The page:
Greatly mysterious success.
It's been a year plus since working with mig in class. And I only used flux core one time for an hour or so. Hated the spattery smoking mess.
So today, I have to do some welding at work, and there is the flux core unit, a 120V POS, sitting there ready. Just a few inches of bead to weld together some pieces of 1/8" wall x 1.5" square tube.
No amperage setting, at least nothing with any pretence of current markings, so I leave it where the last guy had it, who was doing the same type welding, but wasn't in today.
So..... Huge surprise. Not only did I get a quite decent bead (no pics, they were in a hurry and painted it just as soon as it cooled off), but I saw the pool pretty clearly, and was able to see and weld up a substantial gap that had to be filled at one place.
I don't think I ever did that well nor saw what was going on that clearly using the big Miller monsters at the class. Shocked me....... maybe the little POS with a new roll of Home Despot (or whatever) flux core wire isn't that much of a POS.
Or maybe I actually learned something and was able to use the POS. Dunno.
Of course all flux core wire is not created equally, try some Lincoln NR211 you might be pleasantly surprised!
Well I was already pleasantly surprised, so a bit more can't hurt.....
The flux core wire at the class gave a nasty thick slag layer that resisted coming off.
The wire at work, whatever it was, gave a thinner layer that came off nicely with a wire brush, if hit before it got cold.... generally as soon as it was frozen and no longer glowing after finishing the bead..... the slag at a distance (an inch or so) was a tan sort of powdery stuff.
Maybe that is recognizable, maybe not.
And, maybe the nature of the weld helped.... it had somewhat of a "V" due to the rounded corner of one piece of tube, against the butt of the crosspiece. But nothing like a sharp inside corner which might confine the flux and maybe cook it to a more resistant coating, I just needed to weld the sides in the flat.
I was also pleased that it did not seem to spatter badly. I got a little bit, that I put down to excess stickout (bad habits returning).
All this relative niceness from a little POS 110V welder with no calibrated settings, and using flux-core. As I said, I was shocked.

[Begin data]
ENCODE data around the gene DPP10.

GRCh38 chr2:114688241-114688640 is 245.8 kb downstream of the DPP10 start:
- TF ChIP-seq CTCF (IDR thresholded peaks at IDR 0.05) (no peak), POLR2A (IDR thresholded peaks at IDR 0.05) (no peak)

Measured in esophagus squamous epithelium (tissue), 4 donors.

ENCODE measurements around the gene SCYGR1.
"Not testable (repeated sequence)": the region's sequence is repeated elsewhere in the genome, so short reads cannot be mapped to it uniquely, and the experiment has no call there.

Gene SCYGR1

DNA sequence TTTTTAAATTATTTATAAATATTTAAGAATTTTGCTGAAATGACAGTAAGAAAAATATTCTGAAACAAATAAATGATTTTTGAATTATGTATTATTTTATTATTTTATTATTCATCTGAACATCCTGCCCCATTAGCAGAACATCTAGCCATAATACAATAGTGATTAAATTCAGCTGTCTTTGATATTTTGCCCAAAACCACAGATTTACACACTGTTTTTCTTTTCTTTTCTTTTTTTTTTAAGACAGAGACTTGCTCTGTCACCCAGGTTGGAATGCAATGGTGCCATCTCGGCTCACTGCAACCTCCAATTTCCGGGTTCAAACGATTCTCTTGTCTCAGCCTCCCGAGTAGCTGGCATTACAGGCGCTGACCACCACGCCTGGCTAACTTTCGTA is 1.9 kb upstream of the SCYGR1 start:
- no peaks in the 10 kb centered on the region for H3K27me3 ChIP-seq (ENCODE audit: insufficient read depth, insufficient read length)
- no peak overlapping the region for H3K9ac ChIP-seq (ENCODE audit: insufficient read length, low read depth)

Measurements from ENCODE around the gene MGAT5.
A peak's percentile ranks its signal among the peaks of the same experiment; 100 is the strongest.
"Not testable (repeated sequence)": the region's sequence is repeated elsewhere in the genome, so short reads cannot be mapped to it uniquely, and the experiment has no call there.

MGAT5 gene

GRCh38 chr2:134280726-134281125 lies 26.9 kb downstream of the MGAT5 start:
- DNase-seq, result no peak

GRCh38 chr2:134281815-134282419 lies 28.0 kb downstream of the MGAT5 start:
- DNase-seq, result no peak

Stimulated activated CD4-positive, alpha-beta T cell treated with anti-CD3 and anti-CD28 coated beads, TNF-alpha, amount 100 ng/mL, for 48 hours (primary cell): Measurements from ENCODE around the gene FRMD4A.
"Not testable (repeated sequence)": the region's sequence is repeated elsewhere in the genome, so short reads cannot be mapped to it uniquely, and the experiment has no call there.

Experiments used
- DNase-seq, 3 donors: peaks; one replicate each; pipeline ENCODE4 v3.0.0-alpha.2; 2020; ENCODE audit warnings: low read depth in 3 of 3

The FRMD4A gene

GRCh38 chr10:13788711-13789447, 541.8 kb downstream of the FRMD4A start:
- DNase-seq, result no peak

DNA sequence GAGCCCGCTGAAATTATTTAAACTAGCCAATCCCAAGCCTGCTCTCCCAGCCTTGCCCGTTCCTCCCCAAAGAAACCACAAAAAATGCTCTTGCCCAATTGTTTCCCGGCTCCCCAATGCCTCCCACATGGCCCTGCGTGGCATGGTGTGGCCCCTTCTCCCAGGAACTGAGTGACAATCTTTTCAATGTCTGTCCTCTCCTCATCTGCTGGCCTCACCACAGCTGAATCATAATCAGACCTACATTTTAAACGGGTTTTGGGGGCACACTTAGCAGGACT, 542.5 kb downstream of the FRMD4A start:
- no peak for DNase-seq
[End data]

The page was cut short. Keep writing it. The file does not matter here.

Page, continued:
I use a Lincoln 140sp 120 volt and mostly NR211. It is great for the small things, less than 3/16s. Slightly rusted or galvanized. Lots of 1/2 and 3/4 EMT + strut. I have welded 3/8, but you need to v groove and run stringers making sure you burn each in and tied together. Lot easier to use 1/8 stick. If the machine was bought in HD there is a good chance it has NR211 look on side of spool. The characteristics you describe sounds similar.
There are several decent, I hesitate to say "good" when it comes to flux core, wires out there but the Lincoln 211 is one of the best and at a good price. Get everything set just right and the slag will almost fall off by itself plus it will bridge a gap better than most, the stuff almost makes flux core a good way to weld.
I keep my little 120V Miller 140 loaded with flux core all the time for when I have to venture outside in the breeze or do a road trip. I would hate to be without it now after having to drag everything home and inside to use my larger 185 before I got the portable machine.
I did some stick welding last weekend on my trailer welding 1/8" plate. I had recently bought a Chinese 3in1 unit mainly for TIG welding but as the trailer wasn't real close to the workshop door I didn't want to drag out my heavy Miller unit so I tried the 3in1 on stick. Some 3/32" rod went OK and then I decided to try 1/16" rod which I had never been able to use with any success on my old Miller. Well I made the most beautiful welds I have ever made in my life with that little Chinese Inverter unit (on 240v) using those 1/16" rods. I attribute it to the electronic controls in the new inverter machines. Wonder if that's what made the difference for J Tiers.
Well, the machine in question I had to fo look at to see what it was. Thought it was probably a typical chinese unit....
It is a Lincoln "Weld-Pac 100", which by the weight is not an inverter, but may well be some chinese item that just had the Lincoln name pasted onto it. It isn't very big, maybe 12 x 10 x 18" long, but weighs a lot.
I have a Lincoln Weld-Pac 100,set up as mig with solid wire. Can't say for certain where it was made, but I don't think it's chinese.
Bought mine about 1995 at Lowes. It was at that time the "Big Box" variant of the Lincoln SP125, differing only in the controls used, and required buying the gas solenoid and related items separately..
Well, it's on my list of "possibles" for used purchase, because I found it to be quite usable.
Flux core is also back on my list.... I bet it was the NR211 Lincoln wire. I don't know what was used in the class, but it was a horrible messy process that looked as if it involved "willy pete" instead of wire...... obscured by smoke, with streamers out in all directions....
Dug up the manual from the Lincoln site, but the unit is of course discontinued. Most of the "heavier iron" styles of any size welder are discontinued now, although they are probably tougher and less trouble-prone than the new inverter and micro-processor types.
ideally I'd find a Mig/stick type.... (we had them in class, Miller units, but bigger than I'd want)..... that would cover a lot.... A tig/stick would also be nice, I surely do like tig....